Male Reproductive System

male reproductive system3

The Male Reproductive System is consists of:

  • testes
  • ducts: epididymis, vas deferens, urethra
  • accessory glands: seminal vesicles, prostate glands, Cowper’s gland
  • supporting structures: scrotum, penis

External Structures:

  1. Penis – comprised of 3 columns of erectile tissues (2 corpus cavernosa on the sides of the shaft; 1 corpus spongiosum around the urethra).
    • Consists of the Shaft and the Glans Penis
      • Shaft – contains the urethra which is the passageway for urine and semen
      • Glans – is highly sensitive (well supplied with sensory receptors) and is located at the dismal end of the penis. At the tip of the glans is the opening to the urethra, called urethral meatus. It is covered by a fold of skin, Prepuce/foreskin that is often removed during circumcision.
    • During sexual stimulation, the penis may become engorged with blood, enlarged, hardened and erect.
  2. Scrotum – rugated skin-covered muscular pouch/sac suspended from the perineum. It contains the testes, epididymis and the lower portion of the spermatic cord. It is divided into left and right internal compartments by a septum. Beneath the skin is a layer of loose connective tissue and a layer of smooth muscle, called Dartos muscle. In cold temperature, the dartos muscle contracts, causing the skin of the scrotum to become firm and wrinkled and reducing the size of the scrotum. An extension of the abdominal muscles into the scrotum the Cremaster muscles contract pulling the testes nearer to the body to raise it’s temperature. During warm weather or exercise, the dartos and cremaster muscles relax, the skin of the scrotum becomes loose and thin, and the testes descend away from the body to lower their temperature. If the testes become too warm or too cold, normal sperm cell development does not occur.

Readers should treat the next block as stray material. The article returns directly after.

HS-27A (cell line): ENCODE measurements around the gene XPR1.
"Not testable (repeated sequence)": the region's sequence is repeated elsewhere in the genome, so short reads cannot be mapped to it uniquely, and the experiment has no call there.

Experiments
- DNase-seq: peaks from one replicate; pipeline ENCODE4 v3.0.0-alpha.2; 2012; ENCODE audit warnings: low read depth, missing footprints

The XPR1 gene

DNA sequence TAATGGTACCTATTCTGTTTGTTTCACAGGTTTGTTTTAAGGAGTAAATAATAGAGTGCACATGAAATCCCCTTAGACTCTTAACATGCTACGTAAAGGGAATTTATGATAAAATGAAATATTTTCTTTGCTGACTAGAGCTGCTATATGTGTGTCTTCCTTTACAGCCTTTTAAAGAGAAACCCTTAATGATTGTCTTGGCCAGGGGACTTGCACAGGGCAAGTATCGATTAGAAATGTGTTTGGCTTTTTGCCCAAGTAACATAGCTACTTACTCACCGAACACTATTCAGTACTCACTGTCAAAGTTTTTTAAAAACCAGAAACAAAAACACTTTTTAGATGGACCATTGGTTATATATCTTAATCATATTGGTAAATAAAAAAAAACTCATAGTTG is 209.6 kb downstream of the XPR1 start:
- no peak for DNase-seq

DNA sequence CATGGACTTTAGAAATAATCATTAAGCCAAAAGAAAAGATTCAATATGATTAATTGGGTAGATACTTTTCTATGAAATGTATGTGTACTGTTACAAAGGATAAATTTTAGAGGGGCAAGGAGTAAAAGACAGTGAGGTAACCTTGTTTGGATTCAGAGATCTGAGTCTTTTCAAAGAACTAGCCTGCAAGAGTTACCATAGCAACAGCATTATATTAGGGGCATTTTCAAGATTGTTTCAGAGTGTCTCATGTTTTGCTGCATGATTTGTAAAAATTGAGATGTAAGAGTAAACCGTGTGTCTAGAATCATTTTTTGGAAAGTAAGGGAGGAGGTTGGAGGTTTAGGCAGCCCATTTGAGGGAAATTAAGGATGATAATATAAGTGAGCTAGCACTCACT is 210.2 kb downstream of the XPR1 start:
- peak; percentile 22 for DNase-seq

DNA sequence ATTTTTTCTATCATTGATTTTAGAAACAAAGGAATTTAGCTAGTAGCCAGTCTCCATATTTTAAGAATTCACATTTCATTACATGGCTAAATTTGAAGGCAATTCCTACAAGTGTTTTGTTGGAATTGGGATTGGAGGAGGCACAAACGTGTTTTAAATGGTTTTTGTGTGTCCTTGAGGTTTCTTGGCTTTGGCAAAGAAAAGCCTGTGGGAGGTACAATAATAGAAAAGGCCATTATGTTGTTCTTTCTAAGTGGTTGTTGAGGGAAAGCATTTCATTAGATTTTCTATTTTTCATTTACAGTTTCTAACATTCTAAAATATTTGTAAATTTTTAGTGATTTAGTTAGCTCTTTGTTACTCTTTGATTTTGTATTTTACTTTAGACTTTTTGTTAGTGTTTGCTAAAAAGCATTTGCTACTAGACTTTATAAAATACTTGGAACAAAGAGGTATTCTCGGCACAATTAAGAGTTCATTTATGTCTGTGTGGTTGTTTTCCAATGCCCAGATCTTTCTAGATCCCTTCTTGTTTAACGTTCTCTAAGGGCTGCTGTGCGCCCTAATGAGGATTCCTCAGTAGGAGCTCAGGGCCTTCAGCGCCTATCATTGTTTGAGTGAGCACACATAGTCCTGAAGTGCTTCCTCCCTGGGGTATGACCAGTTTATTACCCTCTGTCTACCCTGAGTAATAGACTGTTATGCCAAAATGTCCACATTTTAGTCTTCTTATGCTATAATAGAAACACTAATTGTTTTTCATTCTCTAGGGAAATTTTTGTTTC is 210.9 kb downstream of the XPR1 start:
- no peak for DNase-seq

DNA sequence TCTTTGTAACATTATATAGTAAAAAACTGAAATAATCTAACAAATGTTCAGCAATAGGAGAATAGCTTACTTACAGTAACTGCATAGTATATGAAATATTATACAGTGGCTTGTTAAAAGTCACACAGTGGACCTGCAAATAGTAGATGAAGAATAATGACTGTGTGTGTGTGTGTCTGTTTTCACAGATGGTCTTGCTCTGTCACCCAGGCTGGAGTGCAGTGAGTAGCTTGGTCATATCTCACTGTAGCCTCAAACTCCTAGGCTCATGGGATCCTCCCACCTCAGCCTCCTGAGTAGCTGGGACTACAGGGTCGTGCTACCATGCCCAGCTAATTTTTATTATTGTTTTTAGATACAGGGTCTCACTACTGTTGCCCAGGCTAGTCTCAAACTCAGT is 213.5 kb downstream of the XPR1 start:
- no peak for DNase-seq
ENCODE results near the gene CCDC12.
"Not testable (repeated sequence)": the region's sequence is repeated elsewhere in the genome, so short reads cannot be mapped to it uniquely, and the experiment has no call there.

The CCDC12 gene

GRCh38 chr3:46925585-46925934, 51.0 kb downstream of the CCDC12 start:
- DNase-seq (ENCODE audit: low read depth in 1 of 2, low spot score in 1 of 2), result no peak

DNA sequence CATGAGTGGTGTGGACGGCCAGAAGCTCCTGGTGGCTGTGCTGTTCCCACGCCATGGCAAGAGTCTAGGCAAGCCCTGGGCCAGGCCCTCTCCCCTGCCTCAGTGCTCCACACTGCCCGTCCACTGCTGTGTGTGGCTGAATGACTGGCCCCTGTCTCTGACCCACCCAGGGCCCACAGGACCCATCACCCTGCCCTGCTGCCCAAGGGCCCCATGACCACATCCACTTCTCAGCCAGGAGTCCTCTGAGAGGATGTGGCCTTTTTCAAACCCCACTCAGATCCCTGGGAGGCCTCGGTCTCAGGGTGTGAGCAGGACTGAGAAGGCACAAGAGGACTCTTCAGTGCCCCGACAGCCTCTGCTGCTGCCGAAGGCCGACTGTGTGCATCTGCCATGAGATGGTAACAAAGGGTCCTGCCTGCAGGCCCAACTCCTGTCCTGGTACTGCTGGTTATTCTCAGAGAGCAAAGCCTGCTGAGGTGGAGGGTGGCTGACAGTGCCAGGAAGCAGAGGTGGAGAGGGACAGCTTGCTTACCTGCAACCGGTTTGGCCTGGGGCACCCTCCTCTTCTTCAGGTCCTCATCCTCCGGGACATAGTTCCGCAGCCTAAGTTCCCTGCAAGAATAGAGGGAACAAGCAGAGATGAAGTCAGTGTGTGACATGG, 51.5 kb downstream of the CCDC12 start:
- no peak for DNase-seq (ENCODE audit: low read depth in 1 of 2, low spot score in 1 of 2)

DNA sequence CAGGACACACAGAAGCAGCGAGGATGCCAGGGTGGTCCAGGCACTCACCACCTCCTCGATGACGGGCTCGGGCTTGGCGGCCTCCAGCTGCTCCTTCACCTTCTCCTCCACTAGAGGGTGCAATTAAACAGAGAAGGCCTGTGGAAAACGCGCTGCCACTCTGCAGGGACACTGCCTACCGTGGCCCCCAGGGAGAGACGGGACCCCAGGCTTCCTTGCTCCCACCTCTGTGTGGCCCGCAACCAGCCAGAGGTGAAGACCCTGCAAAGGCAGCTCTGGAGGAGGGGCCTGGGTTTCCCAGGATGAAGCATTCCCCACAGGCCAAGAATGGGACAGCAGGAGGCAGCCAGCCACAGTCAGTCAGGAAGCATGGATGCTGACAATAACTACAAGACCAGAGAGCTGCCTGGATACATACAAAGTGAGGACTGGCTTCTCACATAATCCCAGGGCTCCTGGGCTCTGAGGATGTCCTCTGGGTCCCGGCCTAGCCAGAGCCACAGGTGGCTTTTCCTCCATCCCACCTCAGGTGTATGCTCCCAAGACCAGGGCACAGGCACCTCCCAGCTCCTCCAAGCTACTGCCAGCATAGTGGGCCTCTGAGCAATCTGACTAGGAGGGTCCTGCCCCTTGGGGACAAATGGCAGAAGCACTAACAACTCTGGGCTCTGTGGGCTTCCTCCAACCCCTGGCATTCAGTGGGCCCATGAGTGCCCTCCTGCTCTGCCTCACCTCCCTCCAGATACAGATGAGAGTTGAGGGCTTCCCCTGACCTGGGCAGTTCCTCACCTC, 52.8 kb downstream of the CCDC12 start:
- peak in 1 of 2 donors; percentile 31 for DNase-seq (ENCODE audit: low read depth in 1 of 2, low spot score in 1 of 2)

male reproductive system2

Internal Structures:

  1. Testes – considered the male gonads are 2 oval organs, 4-5 cm long within the scrotum. Each testes is encased by a protective white fibrous capsule and comprises a number of lobules, each lobule containing interstitial cells/Leydig’s cell and seminiferous tubule. Seminiferous tubules produce spermatozoa while the Leydig cells are responsible for the production of testosterone.
  2. Epididymis – a tightly coiled tube about 20 feet long responsible for the conduction of sperm from the testes to vas deferens. It is where some sperm stored and a part of the fluid that surrounds the sperm (semen/seminal fluid) is produced by cells lining the epididymis.
  3. Vas deferens/Ductus deferens – a tube surrounded by arteries and veins and protected by a thick fibrous coating. It carries sperm from epididymis into the pelvic cavity. The blood vessels and the vas deferens together are refererred to as a spermatic cord.
  4. Seminal vesicle 2 convoluted pouches that lie along the lower portion of the bladder and empty into urethra by way of ejaculatory ducts. These glands secrete a viscous portion of the semen which has a high content of the basic sugar and is alkaline in pH.
  5. Prostate Gland – lies just below the bladder. It secretes a thin alkaline fluid that when added to the secretion from the seminal vesicle and sperm from the epididymis further protects the sperm from being immobilized by natural low pH (acidic) level of the urethra due to passage of urine through the same lumen.
  6. Urethra – hollow tube leading from the base of bladder, passing through the prostate gland, continues to the outside through the shaft and glans penis.
  7. Cowper’s glands – lie beside the prostate gland and by short ducts empty into the urethra. They secrete an alkaline fluid that helps counteract the acid secretion of the urethra and ensures safe passage of spermatozoa.

Functions of Male Reproductive Organs

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